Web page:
The History of Marshall
This is an age of information, and there are many people writing ‘authoritative guides’ on many subjects. Michael Doyle is no exception, and his book ‘The History Of Marshall’ is an extremely popular tome. There are quite a few books on the history of Fender guitars and amplifiers, but Mr. Doyle has written the only reference guide dealing with Marshall amplifiers. The ‘original’ (subtitled ‘The Sound of Rock’) was a very small offering (67 pages measuring 7″ X 10″), and was published in a time when the market for these types of reference works was uncertain. However, when the original was long out-of-print, the demand for copies (as well as the sounds of the cash register tallying up the sales of recent Fender books) prompted Mr. Doyle to ‘rewrite’ his telling of the Marshall tale. Now far larger than the first offering (254 pages measuring 8″ X 11″), it features many color photographs of some very nice vintage Marshall amplifiers. Also included are samples of early catalogs, Marshall schematics, as well as a very thorough Celestion overview.
To review this book is difficult. Obviously, Mr. Doyle writes as an ardent admirer of Marshall amplifiers. Also obvious is the ‘fact’ that Mr. Doyle hasn’t much technical training in electronic servicing. Dealing with the love affair with Marshall amplifiers; his case is strong, without many counter arguments available. Unfortunately Michael claims his favorite Marshall in the JCM800 range is the 100-watt channel switching head(!), and he further displays a doting attitude by playing spin-doctor to the JCM900 and the ‘2000‘ line (not to be confused with the JCM2000). Putting my own bias aside, those two lines have servicing nightmares, and are not considered ‘good’ sounding Marshall amplifiers. Perhaps it is the Neanderthal in all of us, but most guitar players prefer to ‘keep it simple, stupid’. There is a line, on page 48, which states “When I consider the prodigious number of products built by Marshall over the years, I am surprised at how few misconceived amplifiers they have built”. Conception is one thing, execution is another, Mr. Doyle. The 2000 series amplifiers did not ‘catch on’ apparently because of a high retail cost and their ‘sophistication’ was lost on mere mortals.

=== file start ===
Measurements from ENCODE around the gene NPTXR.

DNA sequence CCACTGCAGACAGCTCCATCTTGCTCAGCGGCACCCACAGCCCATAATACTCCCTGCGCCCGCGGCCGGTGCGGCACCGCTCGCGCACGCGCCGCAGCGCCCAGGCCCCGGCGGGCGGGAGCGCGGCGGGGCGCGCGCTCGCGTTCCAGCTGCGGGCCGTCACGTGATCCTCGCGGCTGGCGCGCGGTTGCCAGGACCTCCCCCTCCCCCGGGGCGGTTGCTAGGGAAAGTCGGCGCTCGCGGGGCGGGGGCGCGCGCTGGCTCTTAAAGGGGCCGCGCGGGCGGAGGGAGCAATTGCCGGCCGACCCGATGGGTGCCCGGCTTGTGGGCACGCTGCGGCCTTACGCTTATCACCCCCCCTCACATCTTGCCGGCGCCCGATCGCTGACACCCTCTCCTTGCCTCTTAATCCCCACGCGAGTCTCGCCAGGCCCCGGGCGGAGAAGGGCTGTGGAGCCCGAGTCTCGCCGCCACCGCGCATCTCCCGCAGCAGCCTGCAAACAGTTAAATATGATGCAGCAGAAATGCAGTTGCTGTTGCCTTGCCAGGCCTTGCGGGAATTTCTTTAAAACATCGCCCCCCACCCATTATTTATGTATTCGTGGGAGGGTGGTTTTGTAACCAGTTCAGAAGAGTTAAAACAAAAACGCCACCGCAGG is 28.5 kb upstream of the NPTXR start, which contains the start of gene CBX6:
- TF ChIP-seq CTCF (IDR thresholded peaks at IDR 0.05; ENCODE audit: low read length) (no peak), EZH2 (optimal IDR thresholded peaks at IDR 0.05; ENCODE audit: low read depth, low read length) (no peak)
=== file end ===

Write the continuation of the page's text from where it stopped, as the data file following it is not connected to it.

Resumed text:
There are other quirks I wish Michael had addressed. Perhaps in a third ‘edition’?
- I would liked to have seen an evolutionary display of circuit boards, filter capacitor arrangements, etc. There is a brief glimpse of a few chassis layouts, but this is just a tease. The real Marshall fanatic would like to be able to differentiate between American and Canadian imported amplifier, as well. Lastly, when did Daly filter capacitors give way to LCR capacitors? Why do some Marshall amplifiers have five filters, while others have six filters?
- Speaking of Canadian, why do the Canadian Marshall amplifiers have 906 internal fuses, when the Bassman they copied had just one primary fuse? Who did Jim piss-off at CSA? Enquiring minds want to know.
- What happened to the JTM60? These were ‘decent’ amplifiers, but utilized 5881 output tubes, and Eminence speakers. Very ‘un-Marshall’, but quite reasonably priced amplifiers. They also tend to sound much more ‘American’ (i.e. ‘Fender‘). Still, there is no reason to omit these amplifiers entirely from a book purporting to be a history ‘Lesson’. Unless of course the JTM60 missed England, and the publication of this updated book. The book was published in 1993; I do believe the JTM60 was out then as well.
- I really wish there had been a chapter discussing the ‘mod’ merchants, and why someone would feel a need to modify a perfectly good amplifier. Of course, some modifications do not leave battle scars, and are intended to promote reliability. Those ‘modifications’ I have no trouble with, and I do them myself. It’s the extra gain stage/FX Loop butchers that irritate me to no end. I wouldn’t mind seeing a few photographs like those shown below.
As you can see, a perfectly good ‘Plexi’ Marshall is now worthless. There are many things to cringe at the sight of here, leading me to one unavoidable question; ‘Why not just buy another amplifier?’ I understand that all of this may not really be noteworthy points, nor is this dark side necessary to learn about the history of Jim Marshall’s amplifiers. But it is an interesting avenue to explore; as good as the products were, you cannot deny the history of technicians who honestly(?) believed they could make them even better. As a Fender parallel; everyone thinks they have a noiseless single-coil pickup that still sounds like a single-coil, or a better guitar tremolo system, despite how good the original products are as initially intended.
In the end, though, the book The History Of Marshall is still well worth owning. The pictures alone invite envy, and the schematics sure come in handy. It is well written (although a little obsequious at times), and contains a lot of information to absorb. There are still many questions left unanswered, although reading ‘between the lines’ may help. Reading 254 pages ‘normally’ is enough of a challenge, so I don’t think I’ll be reading between the lines myself at any time soon.